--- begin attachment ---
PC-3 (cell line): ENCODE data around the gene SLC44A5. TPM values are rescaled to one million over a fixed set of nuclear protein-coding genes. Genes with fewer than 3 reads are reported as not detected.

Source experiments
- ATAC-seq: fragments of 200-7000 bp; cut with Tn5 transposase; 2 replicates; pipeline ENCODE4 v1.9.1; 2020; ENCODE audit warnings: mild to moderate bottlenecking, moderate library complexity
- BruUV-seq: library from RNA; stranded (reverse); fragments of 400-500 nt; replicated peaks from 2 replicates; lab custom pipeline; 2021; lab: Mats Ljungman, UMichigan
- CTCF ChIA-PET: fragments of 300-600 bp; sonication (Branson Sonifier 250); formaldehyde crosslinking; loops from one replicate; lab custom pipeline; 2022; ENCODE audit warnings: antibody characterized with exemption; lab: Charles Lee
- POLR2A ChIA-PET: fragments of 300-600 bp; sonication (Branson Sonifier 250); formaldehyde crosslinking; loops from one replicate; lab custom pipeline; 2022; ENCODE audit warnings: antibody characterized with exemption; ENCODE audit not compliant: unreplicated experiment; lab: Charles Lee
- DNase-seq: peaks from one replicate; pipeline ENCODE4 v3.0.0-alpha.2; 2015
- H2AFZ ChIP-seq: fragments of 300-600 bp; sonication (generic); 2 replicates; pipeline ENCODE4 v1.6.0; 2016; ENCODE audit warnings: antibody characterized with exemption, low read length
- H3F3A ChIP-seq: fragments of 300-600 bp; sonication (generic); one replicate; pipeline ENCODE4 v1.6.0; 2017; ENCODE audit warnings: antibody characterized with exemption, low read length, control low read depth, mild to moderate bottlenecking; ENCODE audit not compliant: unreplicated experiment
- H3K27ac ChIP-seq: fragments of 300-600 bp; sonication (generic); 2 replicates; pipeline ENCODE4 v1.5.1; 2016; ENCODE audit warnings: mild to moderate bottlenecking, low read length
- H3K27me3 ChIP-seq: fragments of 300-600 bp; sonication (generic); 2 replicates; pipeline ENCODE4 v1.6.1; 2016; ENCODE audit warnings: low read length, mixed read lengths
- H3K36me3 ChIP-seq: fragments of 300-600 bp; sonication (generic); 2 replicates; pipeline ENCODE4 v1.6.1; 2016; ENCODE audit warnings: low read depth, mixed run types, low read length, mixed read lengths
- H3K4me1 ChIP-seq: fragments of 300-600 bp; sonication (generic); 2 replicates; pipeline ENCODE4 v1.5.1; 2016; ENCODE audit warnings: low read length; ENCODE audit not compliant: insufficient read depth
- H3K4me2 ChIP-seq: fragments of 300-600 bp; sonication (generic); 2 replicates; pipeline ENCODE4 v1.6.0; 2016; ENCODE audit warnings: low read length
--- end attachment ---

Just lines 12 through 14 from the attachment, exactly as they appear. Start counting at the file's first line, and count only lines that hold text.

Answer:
- H3K36me3 ChIP-seq: fragments of 300-600 bp; sonication (generic); 2 replicates; pipeline ENCODE4 v1.6.1; 2016; ENCODE audit warnings: low read depth, mixed run types, low read length, mixed read lengths
- H3K4me1 ChIP-seq: fragments of 300-600 bp; sonication (generic); 2 replicates; pipeline ENCODE4 v1.5.1; 2016; ENCODE audit warnings: low read length; ENCODE audit not compliant: insufficient read depth
- H3K4me2 ChIP-seq: fragments of 300-600 bp; sonication (generic); 2 replicates; pipeline ENCODE4 v1.6.0; 2016; ENCODE audit warnings: low read length